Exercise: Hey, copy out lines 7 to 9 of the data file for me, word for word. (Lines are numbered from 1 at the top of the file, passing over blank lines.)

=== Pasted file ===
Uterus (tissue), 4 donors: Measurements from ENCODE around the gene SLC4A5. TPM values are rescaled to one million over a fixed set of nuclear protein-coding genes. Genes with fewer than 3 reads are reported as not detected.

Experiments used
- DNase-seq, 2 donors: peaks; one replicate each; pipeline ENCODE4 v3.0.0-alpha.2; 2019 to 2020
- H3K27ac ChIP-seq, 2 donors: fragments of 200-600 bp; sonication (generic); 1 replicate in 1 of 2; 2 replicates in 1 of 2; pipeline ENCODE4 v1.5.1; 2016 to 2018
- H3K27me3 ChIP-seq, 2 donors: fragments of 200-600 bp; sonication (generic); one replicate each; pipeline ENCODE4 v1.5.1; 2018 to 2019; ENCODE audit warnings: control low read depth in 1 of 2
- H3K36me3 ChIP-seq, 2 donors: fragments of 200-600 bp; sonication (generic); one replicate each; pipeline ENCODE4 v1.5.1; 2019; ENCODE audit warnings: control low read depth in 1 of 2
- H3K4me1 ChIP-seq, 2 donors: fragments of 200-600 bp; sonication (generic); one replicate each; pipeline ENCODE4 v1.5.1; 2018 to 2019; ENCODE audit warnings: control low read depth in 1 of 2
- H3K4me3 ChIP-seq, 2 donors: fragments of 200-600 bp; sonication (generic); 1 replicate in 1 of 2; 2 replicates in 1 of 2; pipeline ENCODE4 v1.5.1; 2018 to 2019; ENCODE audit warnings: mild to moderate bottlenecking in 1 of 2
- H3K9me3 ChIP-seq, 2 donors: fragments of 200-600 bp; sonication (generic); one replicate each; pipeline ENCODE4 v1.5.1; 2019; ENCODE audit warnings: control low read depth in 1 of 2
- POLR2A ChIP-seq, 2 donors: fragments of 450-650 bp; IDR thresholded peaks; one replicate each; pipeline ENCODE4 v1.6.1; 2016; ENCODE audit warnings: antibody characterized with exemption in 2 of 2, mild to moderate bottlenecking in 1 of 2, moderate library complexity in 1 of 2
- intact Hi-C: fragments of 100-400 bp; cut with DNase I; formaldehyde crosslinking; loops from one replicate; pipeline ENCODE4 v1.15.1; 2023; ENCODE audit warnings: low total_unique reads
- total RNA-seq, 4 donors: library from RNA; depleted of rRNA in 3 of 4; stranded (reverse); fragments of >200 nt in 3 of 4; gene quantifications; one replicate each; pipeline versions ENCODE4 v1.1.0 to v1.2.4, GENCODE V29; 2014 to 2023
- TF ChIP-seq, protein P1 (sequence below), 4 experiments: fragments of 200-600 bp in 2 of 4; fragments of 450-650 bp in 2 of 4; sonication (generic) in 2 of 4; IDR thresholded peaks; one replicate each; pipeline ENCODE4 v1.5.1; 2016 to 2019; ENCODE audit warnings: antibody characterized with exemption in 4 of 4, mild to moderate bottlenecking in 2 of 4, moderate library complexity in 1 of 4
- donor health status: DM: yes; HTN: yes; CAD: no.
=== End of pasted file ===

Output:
- H3K4me1 ChIP-seq, 2 donors: fragments of 200-600 bp; sonication (generic); one replicate each; pipeline ENCODE4 v1.5.1; 2018 to 2019; ENCODE audit warnings: control low read depth in 1 of 2
- H3K4me3 ChIP-seq, 2 donors: fragments of 200-600 bp; sonication (generic); 1 replicate in 1 of 2; 2 replicates in 1 of 2; pipeline ENCODE4 v1.5.1; 2018 to 2019; ENCODE audit warnings: mild to moderate bottlenecking in 1 of 2
- H3K9me3 ChIP-seq, 2 donors: fragments of 200-600 bp; sonication (generic); one replicate each; pipeline ENCODE4 v1.5.1; 2019; ENCODE audit warnings: control low read depth in 1 of 2